Tom Brady and the Patriots should not want to face the Minnesota defense in the Super Bowl. (Charles Krupa/Associated Press)

It wasn’t easy, but the New England Patriots managed to hold off the Jacksonville Jaguars in the AFC championship game, earning them a chance to win back-to-back championships for the first time since they did so in 2003-04.

The key to beating the Patriots is multifaceted. A team must be able to create pressure with four pass rushers on defense and use play-action on offense to get the quarterback easy throws that don’t overburden the passer. This is how the New York Giants upset New England in Super Bowl XLII and XLVI. The same blueprint can also be found in the Patriots’ losses at home to the Baltimore Ravens during the 2012 playoffs and New York Jets in the 2011 playoffs.

As such, Bill Belichik and Tom Brady would much rather face the Philadelphia Eagles than the Minnesota Vikings in Super Bowl LII.

The Vikings are one of the most-balanced teams in the NFL this season. According to Football Outsiders, Minnesota’s defense ranked second in defense-adjusted value over average, which measures a team’s efficiency by comparing success on every single play to a league average based on situation and opponent, during the regular season. Per the game charters at Pro Football Focus, this is the most-talented run-stopping unit still alive in the playoffs. Led by star defensive tackle Linval Joseph — ranked eighth out of 49 defensive tackles by PFF with 35 stops at or behind the line of scrimmage — the Vikings ranked first in goal-to-go defense (53 percent conversion rate, playoffs included) and fifth against runs on third or fourth down, two yards or less to go, allowing just 55 percent to convert a first down or score a touchdown. The league average is 64 percent.

The Vikings pass rush is also formidable. Joseph was credited with 30 sacks, hits and hurries in 2017, showing his versatility as a defender, while defensive end Everson Griffen had 13 sacks and 51 total pressures during the regular season and finished as the 10th-best edge rusher per Pro Football Focus.

2017 Vikings Total sacks, hits and hurries Pressure rate
Everson Griffen 61 12%
Danielle Hunter 59 12%
Brian Robison 37 10%
Tom Johnson 31 7%
Linval Joseph 30 8%
Eric Kendricks 13 21%
Anthony Barr 12 12%
Harrison Smith 10 34%

Philadelphia’s defense was good, too. They ranked third against the run and seventh against the pass in 2017 per DVOA and Pro Football Focus gave high marks to Brandon Graham (ranked seventh out of 57 edge rushers), Vinny Curry (No. 18 among edge rushers) and linebacker Mychal Kendricks (sixth out of 58 linebackers). Cornerback Patrick Robinson ranked fourth at the position among 83 qualified players.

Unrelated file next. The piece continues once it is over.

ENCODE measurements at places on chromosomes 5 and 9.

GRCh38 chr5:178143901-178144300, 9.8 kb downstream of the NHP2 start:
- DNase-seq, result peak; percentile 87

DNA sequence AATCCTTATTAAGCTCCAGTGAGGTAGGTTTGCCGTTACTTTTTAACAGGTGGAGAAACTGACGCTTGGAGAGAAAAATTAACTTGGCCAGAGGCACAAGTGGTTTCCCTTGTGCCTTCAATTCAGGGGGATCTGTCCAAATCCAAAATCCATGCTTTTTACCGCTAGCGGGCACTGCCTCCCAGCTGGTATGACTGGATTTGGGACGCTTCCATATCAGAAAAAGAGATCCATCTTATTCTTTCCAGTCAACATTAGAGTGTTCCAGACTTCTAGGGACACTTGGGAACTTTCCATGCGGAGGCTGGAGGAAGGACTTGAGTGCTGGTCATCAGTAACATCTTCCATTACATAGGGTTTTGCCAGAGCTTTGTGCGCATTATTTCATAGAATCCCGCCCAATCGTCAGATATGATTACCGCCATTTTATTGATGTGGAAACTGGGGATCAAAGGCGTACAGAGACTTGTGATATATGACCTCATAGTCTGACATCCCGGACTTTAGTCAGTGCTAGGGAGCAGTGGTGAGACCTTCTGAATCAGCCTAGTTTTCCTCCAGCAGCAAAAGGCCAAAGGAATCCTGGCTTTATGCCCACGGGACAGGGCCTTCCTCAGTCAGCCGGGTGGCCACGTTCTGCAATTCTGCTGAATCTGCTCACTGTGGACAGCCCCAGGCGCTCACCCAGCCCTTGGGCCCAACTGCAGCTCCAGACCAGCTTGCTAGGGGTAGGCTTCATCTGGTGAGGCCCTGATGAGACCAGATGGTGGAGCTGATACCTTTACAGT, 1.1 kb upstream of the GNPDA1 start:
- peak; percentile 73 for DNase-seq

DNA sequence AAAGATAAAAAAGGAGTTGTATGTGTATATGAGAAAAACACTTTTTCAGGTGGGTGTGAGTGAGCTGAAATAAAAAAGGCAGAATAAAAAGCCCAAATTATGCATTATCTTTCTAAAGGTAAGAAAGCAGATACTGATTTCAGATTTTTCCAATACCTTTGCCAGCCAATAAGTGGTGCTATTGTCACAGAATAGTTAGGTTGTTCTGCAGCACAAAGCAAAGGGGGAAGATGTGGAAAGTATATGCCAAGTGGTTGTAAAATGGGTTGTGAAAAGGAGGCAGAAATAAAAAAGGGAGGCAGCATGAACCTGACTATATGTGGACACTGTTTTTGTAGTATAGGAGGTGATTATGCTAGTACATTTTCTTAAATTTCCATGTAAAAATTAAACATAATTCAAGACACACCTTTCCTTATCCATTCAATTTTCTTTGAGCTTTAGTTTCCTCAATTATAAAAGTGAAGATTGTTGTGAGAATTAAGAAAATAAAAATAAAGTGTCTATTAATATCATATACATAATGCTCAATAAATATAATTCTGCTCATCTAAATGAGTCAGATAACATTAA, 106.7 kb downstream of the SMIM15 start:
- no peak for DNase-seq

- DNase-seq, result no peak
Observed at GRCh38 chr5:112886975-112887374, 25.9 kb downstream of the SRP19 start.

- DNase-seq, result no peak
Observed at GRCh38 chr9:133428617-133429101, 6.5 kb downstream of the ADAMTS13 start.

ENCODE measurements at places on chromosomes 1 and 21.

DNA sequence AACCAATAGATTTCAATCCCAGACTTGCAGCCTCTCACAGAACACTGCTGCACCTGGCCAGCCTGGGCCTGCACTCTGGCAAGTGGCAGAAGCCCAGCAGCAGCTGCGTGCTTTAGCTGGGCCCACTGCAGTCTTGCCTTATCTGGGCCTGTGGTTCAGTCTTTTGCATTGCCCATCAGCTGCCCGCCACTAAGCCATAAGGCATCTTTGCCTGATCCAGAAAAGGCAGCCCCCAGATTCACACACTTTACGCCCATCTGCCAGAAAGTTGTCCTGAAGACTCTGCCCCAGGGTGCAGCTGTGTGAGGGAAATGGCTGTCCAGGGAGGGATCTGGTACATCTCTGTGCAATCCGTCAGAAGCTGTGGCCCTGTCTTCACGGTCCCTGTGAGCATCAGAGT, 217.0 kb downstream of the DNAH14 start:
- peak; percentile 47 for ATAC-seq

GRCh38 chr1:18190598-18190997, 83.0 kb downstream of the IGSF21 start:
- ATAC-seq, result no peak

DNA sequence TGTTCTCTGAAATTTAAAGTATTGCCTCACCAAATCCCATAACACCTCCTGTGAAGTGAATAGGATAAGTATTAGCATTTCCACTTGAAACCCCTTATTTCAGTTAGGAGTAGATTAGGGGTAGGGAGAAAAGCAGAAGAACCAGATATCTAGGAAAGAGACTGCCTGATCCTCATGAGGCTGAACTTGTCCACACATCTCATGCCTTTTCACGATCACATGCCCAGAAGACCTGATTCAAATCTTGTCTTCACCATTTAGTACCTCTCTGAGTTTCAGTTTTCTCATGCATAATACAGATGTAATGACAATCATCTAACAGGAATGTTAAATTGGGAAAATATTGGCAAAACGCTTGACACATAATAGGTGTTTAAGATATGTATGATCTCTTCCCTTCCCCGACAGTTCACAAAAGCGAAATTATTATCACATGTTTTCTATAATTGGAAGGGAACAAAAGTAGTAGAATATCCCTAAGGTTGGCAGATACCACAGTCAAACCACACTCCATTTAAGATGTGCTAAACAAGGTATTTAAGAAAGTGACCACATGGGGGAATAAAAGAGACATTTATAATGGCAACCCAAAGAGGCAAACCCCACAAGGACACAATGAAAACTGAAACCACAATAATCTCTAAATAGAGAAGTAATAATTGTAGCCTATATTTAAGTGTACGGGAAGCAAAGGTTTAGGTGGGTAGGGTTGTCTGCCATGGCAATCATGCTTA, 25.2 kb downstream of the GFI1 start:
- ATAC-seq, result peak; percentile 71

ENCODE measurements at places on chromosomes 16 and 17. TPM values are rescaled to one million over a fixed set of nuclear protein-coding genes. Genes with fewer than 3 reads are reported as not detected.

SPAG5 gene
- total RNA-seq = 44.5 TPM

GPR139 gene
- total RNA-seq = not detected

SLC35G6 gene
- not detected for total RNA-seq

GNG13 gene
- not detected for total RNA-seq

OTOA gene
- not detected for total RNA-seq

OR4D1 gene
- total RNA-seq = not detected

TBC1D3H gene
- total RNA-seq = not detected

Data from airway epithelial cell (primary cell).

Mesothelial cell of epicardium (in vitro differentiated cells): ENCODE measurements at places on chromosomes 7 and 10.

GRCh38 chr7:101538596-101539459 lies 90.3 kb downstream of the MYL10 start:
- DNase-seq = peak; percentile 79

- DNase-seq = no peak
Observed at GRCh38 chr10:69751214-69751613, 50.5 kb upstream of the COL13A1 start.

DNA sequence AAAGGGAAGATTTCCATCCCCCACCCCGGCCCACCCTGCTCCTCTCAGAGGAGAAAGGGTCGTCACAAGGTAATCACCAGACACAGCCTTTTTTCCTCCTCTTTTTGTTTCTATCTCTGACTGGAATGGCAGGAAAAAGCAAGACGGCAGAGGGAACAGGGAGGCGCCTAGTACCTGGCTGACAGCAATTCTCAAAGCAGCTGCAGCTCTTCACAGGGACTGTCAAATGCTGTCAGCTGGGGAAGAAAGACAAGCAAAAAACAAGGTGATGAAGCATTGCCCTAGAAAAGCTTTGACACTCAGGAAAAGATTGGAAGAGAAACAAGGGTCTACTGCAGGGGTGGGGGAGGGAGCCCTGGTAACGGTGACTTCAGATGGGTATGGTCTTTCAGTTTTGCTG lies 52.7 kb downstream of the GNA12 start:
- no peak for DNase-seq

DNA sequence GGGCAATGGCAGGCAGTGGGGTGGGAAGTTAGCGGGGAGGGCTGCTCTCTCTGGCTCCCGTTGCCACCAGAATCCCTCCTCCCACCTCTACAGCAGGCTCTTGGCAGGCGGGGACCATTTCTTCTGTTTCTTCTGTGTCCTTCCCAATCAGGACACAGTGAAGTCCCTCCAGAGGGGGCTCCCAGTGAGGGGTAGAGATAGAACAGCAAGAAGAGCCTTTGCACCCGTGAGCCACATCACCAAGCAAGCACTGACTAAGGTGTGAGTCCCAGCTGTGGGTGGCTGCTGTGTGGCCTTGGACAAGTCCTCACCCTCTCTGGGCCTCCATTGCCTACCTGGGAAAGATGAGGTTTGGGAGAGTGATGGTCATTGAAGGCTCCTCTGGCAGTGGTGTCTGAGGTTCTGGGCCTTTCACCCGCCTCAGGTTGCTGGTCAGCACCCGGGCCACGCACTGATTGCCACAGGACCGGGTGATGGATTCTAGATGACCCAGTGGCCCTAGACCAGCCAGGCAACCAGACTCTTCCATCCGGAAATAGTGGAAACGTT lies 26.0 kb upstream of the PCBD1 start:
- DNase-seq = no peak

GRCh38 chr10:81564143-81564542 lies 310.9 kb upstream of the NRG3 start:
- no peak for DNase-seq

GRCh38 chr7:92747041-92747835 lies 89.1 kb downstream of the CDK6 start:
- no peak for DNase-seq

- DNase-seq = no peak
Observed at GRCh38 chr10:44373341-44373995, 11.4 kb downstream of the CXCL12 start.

Philadelphia used the blitz against Matt Ryan and the Atlanta Falcons just eight times (out of 39 drop backs, 21 percent) in the divisional game while the Vikings relied on it more heavily in their divisional game against the New Orleans Saints (16 out of 42 passing plays, 38 percent). Although, the Vikings only blitzed Drew Brees six times out of 38 (16 percent) attempts in their Week 1 matchup during the regular season.

The biggest advantage in the Patriots facing the Eagles in the Super Bowl, however, can be found on the offensive side of the ball.

Minnesota’s offense ranked fifth per DVOA. Vikings quarterback Case Keenum was the second-most valuable passer during the regular season per ESPN’s Total Quarterback Rating. He also excelled in play-action situations, completing 69 percent of his passes while producing a 110.8 passer rating. His performance on non play-action passes was also solid: 66 percent completion rate with a 92 passer rating.

Eagles quarterback Nick Foles wasn’t nearly as effective. His 27.9 QBR during his three starts in relief of Carson Wentz placed him sixth out of six starters in the NFC East, implying that his team would be expected to win about 28 percent of time given that level of performance. His 41.1 QBR in the playoffs ranks 11th out of 12 qualified passers. Foles’s passer rating on play-action passes in 2017, including the playoffs, is 61.9, significantly lower than his rating on non-play-action attempts (95.9).

Another key factor is how each quarterback performed under pressure. Keenum managed an above-average 74.0 rating under pressure in 2017 while Foles saw his passer rating plummet to 34.0. It’s worth noting that an incomplete pass produces a passer rating of 39.6, showing just how bad Foles has managed with a collapsing pocket this season.

2017 Passer rating No pressure Plays under pressure Difference
Case Keenum 110.1 74.0 36.1 points
Nick Foles 106.3 34.0 72.3 points

Using the win rates that fuel our weekly power rankings, which take into account a team’s actual record and what its record should be based on points scored and allowed — also known as its Pythagorean win percentage — and simulating the playoffs 5,000 times, New England has a 53 percent chance at beating the Vikings in the Super Bowl, which is being played at Minnesota’s home field, U.S. Bank Stadium. It has a 65 percent chance at defeating the Eagles for Belichick and Brady’s sixth championship ring.